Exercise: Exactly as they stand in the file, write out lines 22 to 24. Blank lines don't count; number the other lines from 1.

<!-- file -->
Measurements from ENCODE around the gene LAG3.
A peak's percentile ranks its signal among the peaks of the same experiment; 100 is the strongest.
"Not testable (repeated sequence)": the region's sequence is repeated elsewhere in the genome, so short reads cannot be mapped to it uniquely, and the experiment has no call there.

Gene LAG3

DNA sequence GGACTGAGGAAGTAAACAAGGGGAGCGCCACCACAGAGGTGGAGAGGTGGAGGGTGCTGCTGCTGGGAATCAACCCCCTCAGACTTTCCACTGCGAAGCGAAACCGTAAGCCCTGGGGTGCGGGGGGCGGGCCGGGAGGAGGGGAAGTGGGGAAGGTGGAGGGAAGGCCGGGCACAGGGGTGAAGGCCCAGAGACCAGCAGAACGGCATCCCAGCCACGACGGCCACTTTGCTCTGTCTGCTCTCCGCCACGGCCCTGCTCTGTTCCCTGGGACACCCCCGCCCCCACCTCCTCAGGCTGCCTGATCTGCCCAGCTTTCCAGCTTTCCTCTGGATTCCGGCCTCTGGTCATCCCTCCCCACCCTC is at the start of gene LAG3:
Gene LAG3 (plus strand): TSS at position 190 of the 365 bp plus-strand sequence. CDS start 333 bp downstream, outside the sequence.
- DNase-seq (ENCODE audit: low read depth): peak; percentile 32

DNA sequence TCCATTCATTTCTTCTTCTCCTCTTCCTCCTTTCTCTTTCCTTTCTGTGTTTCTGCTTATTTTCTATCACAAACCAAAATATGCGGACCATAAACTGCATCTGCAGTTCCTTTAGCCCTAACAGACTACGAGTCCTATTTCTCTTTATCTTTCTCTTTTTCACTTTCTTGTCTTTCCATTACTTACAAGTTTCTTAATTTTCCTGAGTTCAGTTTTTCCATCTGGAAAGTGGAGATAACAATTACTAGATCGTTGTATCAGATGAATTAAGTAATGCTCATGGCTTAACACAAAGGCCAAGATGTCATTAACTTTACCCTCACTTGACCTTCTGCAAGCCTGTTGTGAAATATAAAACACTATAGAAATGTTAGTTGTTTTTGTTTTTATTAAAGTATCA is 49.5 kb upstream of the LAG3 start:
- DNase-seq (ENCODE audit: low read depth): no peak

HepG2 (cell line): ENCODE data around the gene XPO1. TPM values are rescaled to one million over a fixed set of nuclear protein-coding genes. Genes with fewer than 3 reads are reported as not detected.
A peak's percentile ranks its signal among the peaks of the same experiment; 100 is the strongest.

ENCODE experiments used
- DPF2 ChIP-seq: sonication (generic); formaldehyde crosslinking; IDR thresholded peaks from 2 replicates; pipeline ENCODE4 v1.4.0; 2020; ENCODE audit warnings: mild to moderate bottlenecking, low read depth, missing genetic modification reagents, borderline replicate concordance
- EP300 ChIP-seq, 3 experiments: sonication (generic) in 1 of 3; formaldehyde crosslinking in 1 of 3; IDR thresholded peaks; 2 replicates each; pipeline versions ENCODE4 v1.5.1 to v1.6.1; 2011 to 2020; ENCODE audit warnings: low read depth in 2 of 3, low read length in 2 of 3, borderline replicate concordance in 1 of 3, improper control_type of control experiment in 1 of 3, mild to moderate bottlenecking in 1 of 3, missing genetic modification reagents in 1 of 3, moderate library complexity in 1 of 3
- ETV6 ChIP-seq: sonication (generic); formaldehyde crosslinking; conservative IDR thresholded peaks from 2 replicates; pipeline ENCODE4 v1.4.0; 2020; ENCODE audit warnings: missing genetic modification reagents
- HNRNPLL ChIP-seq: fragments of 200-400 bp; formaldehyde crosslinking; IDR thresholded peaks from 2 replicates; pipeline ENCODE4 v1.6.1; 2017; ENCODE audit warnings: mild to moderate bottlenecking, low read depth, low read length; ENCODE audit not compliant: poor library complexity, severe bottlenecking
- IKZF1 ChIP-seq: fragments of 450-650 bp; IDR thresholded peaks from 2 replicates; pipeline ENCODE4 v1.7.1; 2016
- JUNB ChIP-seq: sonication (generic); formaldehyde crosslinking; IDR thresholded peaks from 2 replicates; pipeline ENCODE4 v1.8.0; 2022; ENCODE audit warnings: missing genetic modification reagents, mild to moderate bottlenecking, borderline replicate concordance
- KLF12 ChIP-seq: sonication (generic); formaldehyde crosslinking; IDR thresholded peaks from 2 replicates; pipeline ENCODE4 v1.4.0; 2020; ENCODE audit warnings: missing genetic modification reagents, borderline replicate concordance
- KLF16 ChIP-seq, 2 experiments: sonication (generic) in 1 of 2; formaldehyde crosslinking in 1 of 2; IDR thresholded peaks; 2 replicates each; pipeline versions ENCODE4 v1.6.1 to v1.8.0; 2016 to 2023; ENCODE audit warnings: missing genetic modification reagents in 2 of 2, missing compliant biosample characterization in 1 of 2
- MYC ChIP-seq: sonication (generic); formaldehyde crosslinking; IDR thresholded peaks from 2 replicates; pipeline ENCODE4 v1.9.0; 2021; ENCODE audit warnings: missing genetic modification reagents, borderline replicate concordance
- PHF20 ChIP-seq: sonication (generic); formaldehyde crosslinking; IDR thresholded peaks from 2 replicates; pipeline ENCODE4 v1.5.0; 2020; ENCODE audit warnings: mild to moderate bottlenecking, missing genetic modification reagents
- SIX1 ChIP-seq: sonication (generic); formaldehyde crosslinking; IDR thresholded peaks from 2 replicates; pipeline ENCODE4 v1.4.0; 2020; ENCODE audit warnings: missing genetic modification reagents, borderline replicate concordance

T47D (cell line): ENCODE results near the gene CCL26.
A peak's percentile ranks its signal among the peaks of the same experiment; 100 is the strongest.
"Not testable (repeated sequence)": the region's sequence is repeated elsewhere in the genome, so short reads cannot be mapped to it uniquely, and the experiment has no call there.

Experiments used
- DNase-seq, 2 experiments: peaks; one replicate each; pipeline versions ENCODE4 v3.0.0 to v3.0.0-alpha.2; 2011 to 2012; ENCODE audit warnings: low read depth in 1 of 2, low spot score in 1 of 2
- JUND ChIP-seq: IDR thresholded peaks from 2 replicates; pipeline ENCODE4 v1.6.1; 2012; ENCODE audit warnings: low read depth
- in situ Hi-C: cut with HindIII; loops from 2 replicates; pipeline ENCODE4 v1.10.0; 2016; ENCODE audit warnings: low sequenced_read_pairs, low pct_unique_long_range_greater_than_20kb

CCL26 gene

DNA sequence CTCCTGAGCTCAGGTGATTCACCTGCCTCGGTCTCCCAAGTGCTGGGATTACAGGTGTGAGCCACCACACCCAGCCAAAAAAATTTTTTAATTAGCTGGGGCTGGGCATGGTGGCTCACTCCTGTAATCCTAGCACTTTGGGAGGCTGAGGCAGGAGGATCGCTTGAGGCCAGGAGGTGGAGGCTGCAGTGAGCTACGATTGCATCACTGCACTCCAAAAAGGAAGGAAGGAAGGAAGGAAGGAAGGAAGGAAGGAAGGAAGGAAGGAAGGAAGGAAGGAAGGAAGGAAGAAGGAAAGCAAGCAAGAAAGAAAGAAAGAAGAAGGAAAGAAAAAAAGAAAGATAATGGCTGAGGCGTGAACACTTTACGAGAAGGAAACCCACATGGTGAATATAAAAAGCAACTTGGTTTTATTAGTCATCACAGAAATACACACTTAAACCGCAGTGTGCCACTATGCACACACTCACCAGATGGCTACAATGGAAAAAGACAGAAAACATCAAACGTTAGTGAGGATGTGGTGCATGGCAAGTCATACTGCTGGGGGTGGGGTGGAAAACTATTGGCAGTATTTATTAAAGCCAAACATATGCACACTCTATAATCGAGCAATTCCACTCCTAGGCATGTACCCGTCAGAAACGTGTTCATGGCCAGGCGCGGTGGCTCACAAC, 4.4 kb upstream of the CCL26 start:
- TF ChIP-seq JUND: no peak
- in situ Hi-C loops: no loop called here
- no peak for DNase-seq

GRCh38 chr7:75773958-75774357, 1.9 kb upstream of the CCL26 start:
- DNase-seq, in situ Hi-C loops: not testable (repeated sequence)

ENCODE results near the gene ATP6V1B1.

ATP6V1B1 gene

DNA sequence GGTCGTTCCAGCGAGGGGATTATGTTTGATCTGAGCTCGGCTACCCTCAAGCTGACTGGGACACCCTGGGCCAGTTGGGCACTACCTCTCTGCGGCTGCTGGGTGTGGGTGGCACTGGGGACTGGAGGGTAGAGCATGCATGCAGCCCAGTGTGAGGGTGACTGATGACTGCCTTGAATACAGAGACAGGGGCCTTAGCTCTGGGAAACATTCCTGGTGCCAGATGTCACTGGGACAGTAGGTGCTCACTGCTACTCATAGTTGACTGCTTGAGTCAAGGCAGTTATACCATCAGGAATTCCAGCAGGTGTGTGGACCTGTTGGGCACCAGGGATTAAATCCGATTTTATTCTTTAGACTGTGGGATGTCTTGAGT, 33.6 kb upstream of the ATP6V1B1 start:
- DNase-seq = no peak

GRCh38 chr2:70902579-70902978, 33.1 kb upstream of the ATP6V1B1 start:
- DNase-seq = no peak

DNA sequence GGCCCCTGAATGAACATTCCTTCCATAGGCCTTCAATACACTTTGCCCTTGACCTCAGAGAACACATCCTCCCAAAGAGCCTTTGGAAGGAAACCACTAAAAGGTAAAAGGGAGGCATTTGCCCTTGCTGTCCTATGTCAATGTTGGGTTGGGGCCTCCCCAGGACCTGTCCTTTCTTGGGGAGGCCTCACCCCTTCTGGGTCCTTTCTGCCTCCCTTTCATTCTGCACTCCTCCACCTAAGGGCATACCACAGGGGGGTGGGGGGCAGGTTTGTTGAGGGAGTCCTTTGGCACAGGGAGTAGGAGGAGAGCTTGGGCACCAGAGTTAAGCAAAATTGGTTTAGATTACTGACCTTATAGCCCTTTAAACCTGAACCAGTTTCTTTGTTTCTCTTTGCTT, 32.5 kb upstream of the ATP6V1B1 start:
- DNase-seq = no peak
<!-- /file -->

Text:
- PHF20 ChIP-seq: sonication (generic); formaldehyde crosslinking; IDR thresholded peaks from 2 replicates; pipeline ENCODE4 v1.5.0; 2020; ENCODE audit warnings: mild to moderate bottlenecking, missing genetic modification reagents
- SIX1 ChIP-seq: sonication (generic); formaldehyde crosslinking; IDR thresholded peaks from 2 replicates; pipeline ENCODE4 v1.4.0; 2020; ENCODE audit warnings: missing genetic modification reagents, borderline replicate concordance

T47D (cell line): ENCODE results near the gene CCL26.